With the two great results in the Leicester City-Liverpool and Wolves-Manchester City matches, the Reds are now big favorites to take the title.
I can already predict the comments below.
It’s too early, Zach.
There’s a long way to go, Zach.
Don’t get carried away, Zach!
Hey, didn’t you do this shit last year too, Zach?
These are all reasonable things to say, especially given Liverpool’s uncanny and unique ability to lose league titles after leading on Christmas day. The entire fanbase has a rational fear in the back of their minds that something will prevent the Reds from ending that 30-year itch.
Maybe we’ll lose or draw every match for the next four months. Or maybe Salah, Firmino, Mane, Henderson, Van Dijk, and Alisson all collide in training, injuring them all. Or maybe the league will deduct 50 points for fielding too many openly Muslim players. Could happen, yano.
But all of these fears are, in fact, pretty irrational.
The events of the last two days can only be interpreted one way: Liverpool are now big favorites in the title race, and it would take a rather unlikely confluence of poor form, bad luck, and a drastic improvement from the sides who are chasing us, to change the odds against the lads in Red.
And this isn’t just a feeling of near inevitability, either. Very smart math(s) folk, with very fancy computers have come to the same conclusions. Prior to Boxing Day, Liverpool had an 82% chance of winning the league, according to FiveThirtyEight. That number improved to 90% after the absolute dismantling of second-placed team, Leicester City, and improved yet again to 95% after a 10-man Manchester City conceded 3 late goals, and lost away to Wolves.
Again, I can see the comments:
Dude, these are the same people who told us Trump had no chance! (Not actually true).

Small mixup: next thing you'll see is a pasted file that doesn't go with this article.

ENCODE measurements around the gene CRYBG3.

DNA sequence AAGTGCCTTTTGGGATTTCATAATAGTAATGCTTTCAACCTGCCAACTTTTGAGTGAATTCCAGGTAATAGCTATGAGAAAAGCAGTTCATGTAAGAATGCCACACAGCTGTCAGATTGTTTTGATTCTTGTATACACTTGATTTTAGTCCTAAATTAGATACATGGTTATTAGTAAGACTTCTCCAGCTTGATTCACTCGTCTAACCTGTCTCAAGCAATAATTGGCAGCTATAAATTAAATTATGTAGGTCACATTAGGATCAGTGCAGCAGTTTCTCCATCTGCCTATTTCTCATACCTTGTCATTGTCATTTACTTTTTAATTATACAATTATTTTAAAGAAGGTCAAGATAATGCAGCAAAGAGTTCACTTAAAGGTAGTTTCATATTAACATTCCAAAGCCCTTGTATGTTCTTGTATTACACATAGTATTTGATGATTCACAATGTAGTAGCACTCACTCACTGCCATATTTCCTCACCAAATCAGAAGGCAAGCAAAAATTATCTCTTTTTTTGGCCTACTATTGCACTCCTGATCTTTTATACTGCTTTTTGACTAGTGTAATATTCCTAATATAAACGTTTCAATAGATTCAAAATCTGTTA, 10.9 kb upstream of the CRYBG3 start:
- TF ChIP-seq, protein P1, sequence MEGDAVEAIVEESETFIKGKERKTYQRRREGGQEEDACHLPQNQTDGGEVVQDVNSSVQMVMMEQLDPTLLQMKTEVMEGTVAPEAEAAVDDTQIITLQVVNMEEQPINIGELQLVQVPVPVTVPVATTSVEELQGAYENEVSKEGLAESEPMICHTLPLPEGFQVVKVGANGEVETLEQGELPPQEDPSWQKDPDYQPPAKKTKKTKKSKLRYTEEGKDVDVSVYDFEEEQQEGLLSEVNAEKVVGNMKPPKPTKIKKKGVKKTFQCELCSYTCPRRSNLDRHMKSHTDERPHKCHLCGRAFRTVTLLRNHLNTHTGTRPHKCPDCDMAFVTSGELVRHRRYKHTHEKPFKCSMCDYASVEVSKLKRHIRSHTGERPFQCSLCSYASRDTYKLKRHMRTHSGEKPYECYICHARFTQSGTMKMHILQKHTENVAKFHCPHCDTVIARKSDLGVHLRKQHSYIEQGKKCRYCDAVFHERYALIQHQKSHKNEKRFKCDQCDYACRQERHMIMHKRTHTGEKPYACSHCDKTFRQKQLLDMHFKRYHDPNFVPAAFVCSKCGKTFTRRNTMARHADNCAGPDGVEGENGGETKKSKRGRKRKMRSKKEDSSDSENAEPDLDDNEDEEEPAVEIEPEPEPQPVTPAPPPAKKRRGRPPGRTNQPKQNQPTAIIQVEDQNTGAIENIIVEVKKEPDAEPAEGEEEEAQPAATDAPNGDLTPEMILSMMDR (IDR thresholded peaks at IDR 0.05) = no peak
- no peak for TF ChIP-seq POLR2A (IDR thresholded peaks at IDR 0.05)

Come on, they said we’d win last year!
On the second point (can’t be bothered with defending the first more than the above link), Liverpool were favorites last year around this time of year, but were at no point above 80% favorites to take the title. There’s a world of difference between a 1 in 20 chance, and a 1 in 5. (Or a 1 in 3, ask Hillary Clinton…OK, now I’ll let it go).
Now, I don’t believe FiveThirtyEight (or other, similar odds-makers) to be the be-all, end-all of the argument. I think there are problems with their model, as evidenced by the fact that it has, in my opinion, been overrating Manchester City—mostly by underrating their defensive frailty—all season. However, I don’t think this 95% estimate is far off. It certainly passes the “eye test.”
Liverpool are now 13 and 14 points clear of cities Leicester and Manchester, respectively. With a game in hand. Against West Ham, who have been dreadful this season. It’s not unreasonable to assume that the “real” distance is 16 and 17 points. If the roles were reversed, and this were either of the Manchester clubs or Chelsea, everyone would be saying that the league is over, and rightfully so.
While the Reds are unlikely to maintain their ridiculous 2.89 points per game average (seriously, I can’t believe I even wrote that), it’s even more unlikely that the two closest teams—currently on 2.05 ppg and 2 ppg—will match or better Liverpool’s first half of the season in the second.
If Manchester City win out, they’d finish on 95 points. For Liverpool to finish on 96 (or more), they would need 44 points on the way in, or 2.2 ppg. In other words 15 wins and 5 losses. Or 14 wins, 2 draws, and 4 losses. Or 13 wins, 5 draws, and 2 losses. You get the idea.
In any of the above scenarios, it would represent a dramatic drop-off in form, and would likely still be enough to walk the league from here on out. And for a team that has one league loss on the books since the start of 2018/19, that just doesn’t seem likely.
Of course, it’s not over until the league title is mathematically assured. That’s the ultimate goal, and the only way to accomplish that feat is to keep on winning. But make no mistake, the Reds are well and truly in the driver’s seat, and Manchester City and Leicester can only watch and hope for a series of slip-ups here on in.